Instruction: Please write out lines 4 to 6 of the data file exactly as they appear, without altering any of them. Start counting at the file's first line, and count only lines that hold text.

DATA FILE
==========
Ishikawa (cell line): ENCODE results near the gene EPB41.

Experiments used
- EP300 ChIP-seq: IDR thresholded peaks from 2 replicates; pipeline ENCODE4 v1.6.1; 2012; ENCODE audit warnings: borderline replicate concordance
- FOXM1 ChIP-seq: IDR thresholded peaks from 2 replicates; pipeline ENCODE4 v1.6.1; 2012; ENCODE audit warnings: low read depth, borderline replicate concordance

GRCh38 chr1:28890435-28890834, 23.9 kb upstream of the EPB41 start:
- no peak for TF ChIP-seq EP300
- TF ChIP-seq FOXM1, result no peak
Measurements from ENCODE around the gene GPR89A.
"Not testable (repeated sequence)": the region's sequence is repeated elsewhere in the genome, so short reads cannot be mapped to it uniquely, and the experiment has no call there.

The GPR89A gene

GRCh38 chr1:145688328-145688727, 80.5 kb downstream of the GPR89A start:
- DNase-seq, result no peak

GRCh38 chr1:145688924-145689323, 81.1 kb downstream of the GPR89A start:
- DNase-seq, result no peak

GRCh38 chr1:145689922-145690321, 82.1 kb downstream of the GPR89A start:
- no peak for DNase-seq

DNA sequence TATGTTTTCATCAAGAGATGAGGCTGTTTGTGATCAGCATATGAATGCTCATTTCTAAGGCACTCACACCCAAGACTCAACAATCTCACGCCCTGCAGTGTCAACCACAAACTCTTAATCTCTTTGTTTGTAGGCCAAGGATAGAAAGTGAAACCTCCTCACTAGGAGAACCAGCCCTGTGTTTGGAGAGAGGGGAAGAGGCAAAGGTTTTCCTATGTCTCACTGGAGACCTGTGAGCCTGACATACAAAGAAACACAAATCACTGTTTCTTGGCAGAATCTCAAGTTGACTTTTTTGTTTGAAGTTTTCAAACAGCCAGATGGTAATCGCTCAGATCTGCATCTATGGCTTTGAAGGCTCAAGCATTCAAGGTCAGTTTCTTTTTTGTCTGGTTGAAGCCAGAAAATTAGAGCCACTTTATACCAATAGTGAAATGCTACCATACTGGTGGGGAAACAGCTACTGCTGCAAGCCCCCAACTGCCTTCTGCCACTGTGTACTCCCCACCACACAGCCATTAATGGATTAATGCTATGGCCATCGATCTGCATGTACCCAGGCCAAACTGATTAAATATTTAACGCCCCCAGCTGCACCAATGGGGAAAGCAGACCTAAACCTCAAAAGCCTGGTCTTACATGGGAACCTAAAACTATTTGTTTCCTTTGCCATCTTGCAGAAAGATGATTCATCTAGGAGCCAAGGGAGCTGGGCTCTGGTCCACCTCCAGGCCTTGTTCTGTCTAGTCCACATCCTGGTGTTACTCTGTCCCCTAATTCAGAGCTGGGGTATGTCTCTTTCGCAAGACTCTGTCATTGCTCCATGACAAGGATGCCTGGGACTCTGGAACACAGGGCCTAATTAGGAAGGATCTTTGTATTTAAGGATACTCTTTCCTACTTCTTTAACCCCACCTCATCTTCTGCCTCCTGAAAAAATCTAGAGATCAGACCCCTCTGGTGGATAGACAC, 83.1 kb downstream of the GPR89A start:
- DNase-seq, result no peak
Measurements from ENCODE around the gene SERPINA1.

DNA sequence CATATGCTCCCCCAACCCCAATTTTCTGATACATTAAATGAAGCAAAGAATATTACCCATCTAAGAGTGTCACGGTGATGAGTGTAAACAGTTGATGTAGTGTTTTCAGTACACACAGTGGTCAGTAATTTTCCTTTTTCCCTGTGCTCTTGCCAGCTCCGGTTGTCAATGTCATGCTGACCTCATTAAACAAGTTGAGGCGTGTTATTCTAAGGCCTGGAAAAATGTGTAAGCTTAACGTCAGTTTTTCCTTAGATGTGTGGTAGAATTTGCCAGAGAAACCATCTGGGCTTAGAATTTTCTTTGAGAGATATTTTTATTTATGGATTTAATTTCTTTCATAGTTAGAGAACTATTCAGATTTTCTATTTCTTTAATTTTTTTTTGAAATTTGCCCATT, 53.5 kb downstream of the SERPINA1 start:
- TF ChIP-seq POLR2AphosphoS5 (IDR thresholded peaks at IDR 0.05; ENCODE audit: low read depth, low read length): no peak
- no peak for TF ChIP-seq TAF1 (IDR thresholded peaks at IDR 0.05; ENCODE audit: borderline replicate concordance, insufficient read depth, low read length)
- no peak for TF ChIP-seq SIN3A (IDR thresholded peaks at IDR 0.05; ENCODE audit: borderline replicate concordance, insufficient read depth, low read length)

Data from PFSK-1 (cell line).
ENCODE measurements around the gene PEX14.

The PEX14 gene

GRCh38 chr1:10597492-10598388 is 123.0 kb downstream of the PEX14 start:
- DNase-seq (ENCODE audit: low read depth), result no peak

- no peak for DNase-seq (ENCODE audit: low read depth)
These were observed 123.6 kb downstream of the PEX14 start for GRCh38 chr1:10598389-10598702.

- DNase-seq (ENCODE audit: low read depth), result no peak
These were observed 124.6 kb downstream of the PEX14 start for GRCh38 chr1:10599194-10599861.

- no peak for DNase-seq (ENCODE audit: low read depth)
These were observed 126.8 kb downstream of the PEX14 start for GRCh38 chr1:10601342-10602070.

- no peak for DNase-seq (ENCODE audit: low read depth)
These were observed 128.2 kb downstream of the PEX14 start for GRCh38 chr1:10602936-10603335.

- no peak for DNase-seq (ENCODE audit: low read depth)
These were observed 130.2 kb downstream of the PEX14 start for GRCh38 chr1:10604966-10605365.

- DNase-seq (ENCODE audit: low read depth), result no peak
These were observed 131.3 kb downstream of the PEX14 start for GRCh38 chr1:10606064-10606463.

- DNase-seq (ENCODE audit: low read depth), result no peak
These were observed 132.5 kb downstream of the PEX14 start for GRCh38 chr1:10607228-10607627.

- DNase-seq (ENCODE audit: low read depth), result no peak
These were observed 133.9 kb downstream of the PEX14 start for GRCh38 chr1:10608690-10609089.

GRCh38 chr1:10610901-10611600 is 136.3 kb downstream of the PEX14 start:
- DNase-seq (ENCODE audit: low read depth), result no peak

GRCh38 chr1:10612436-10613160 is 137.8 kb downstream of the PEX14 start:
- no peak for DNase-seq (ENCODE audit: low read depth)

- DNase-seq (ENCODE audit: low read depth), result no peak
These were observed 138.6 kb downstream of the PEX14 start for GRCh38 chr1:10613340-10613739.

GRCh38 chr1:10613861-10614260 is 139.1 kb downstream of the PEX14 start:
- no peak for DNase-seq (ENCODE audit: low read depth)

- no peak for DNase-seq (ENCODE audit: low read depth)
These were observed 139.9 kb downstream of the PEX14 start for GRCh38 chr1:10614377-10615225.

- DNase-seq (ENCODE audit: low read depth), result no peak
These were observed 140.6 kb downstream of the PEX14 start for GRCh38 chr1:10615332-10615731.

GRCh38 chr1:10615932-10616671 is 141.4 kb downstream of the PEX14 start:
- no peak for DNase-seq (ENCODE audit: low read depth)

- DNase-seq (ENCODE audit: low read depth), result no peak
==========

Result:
- FOXM1 ChIP-seq: IDR thresholded peaks from 2 replicates; pipeline ENCODE4 v1.6.1; 2012; ENCODE audit warnings: low read depth, borderline replicate concordance

GRCh38 chr1:28890435-28890834, 23.9 kb upstream of the EPB41 start:
- no peak for TF ChIP-seq EP300